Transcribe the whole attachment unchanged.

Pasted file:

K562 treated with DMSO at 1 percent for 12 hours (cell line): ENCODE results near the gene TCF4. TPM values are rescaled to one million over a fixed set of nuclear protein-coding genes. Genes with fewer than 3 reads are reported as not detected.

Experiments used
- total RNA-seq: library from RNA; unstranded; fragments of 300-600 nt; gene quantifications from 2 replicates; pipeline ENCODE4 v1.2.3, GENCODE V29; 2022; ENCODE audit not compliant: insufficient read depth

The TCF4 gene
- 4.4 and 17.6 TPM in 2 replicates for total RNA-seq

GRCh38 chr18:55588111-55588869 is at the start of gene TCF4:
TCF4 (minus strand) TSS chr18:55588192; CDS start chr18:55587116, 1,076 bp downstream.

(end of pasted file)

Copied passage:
K562 treated with DMSO at 1 percent for 12 hours (cell line): ENCODE results near the gene TCF4. TPM values are rescaled to one million over a fixed set of nuclear protein-coding genes. Genes with fewer than 3 reads are reported as not detected.

Experiments used
- total RNA-seq: library from RNA; unstranded; fragments of 300-600 nt; gene quantifications from 2 replicates; pipeline ENCODE4 v1.2.3, GENCODE V29; 2022; ENCODE audit not compliant: insufficient read depth

The TCF4 gene
- 4.4 and 17.6 TPM in 2 replicates for total RNA-seq

GRCh38 chr18:55588111-55588869 is at the start of gene TCF4:
TCF4 (minus strand) TSS chr18:55588192; CDS start chr18:55587116, 1,076 bp downstream.